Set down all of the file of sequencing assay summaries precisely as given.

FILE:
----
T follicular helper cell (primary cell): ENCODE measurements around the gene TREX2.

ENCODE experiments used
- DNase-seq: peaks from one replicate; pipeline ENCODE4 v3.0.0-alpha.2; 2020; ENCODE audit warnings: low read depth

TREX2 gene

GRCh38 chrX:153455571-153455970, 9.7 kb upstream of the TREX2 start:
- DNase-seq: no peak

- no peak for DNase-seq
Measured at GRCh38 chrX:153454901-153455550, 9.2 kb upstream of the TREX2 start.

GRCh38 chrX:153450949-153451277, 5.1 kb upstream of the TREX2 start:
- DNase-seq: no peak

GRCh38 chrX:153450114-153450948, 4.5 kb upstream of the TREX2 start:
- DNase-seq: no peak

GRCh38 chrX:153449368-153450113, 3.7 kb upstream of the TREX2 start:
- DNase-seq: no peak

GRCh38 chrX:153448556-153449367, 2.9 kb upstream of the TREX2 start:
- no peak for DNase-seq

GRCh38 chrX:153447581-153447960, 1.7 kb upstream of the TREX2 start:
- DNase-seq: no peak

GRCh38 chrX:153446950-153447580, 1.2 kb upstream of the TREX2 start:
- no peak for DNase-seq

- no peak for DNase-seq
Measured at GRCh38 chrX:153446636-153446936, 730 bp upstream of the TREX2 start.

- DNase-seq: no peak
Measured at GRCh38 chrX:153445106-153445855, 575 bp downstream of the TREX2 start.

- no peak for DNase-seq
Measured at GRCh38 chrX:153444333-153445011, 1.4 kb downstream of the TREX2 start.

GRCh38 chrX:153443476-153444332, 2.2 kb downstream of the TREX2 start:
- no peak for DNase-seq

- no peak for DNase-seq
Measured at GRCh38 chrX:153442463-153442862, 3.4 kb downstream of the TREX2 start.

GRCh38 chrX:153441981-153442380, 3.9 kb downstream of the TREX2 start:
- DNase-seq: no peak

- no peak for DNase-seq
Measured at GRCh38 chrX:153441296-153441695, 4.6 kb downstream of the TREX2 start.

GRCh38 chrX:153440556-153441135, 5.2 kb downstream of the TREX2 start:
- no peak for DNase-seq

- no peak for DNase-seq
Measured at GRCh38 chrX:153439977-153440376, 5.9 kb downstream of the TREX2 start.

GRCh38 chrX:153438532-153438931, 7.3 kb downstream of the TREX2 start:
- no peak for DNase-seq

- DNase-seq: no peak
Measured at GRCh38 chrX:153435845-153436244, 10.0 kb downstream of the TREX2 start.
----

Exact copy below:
T follicular helper cell (primary cell): ENCODE measurements around the gene TREX2.

ENCODE experiments used
- DNase-seq: peaks from one replicate; pipeline ENCODE4 v3.0.0-alpha.2; 2020; ENCODE audit warnings: low read depth

TREX2 gene

GRCh38 chrX:153455571-153455970, 9.7 kb upstream of the TREX2 start:
- DNase-seq: no peak

- no peak for DNase-seq
Measured at GRCh38 chrX:153454901-153455550, 9.2 kb upstream of the TREX2 start.

GRCh38 chrX:153450949-153451277, 5.1 kb upstream of the TREX2 start:
- DNase-seq: no peak

GRCh38 chrX:153450114-153450948, 4.5 kb upstream of the TREX2 start:
- DNase-seq: no peak

GRCh38 chrX:153449368-153450113, 3.7 kb upstream of the TREX2 start:
- DNase-seq: no peak

GRCh38 chrX:153448556-153449367, 2.9 kb upstream of the TREX2 start:
- no peak for DNase-seq

GRCh38 chrX:153447581-153447960, 1.7 kb upstream of the TREX2 start:
- DNase-seq: no peak

GRCh38 chrX:153446950-153447580, 1.2 kb upstream of the TREX2 start:
- no peak for DNase-seq

- no peak for DNase-seq
Measured at GRCh38 chrX:153446636-153446936, 730 bp upstream of the TREX2 start.

- DNase-seq: no peak
Measured at GRCh38 chrX:153445106-153445855, 575 bp downstream of the TREX2 start.

- no peak for DNase-seq
Measured at GRCh38 chrX:153444333-153445011, 1.4 kb downstream of the TREX2 start.

GRCh38 chrX:153443476-153444332, 2.2 kb downstream of the TREX2 start:
- no peak for DNase-seq

- no peak for DNase-seq
Measured at GRCh38 chrX:153442463-153442862, 3.4 kb downstream of the TREX2 start.

GRCh38 chrX:153441981-153442380, 3.9 kb downstream of the TREX2 start:
- DNase-seq: no peak

- no peak for DNase-seq
Measured at GRCh38 chrX:153441296-153441695, 4.6 kb downstream of the TREX2 start.

GRCh38 chrX:153440556-153441135, 5.2 kb downstream of the TREX2 start:
- no peak for DNase-seq

- no peak for DNase-seq
Measured at GRCh38 chrX:153439977-153440376, 5.9 kb downstream of the TREX2 start.

GRCh38 chrX:153438532-153438931, 7.3 kb downstream of the TREX2 start:
- no peak for DNase-seq

- DNase-seq: no peak
Measured at GRCh38 chrX:153435845-153436244, 10.0 kb downstream of the TREX2 start.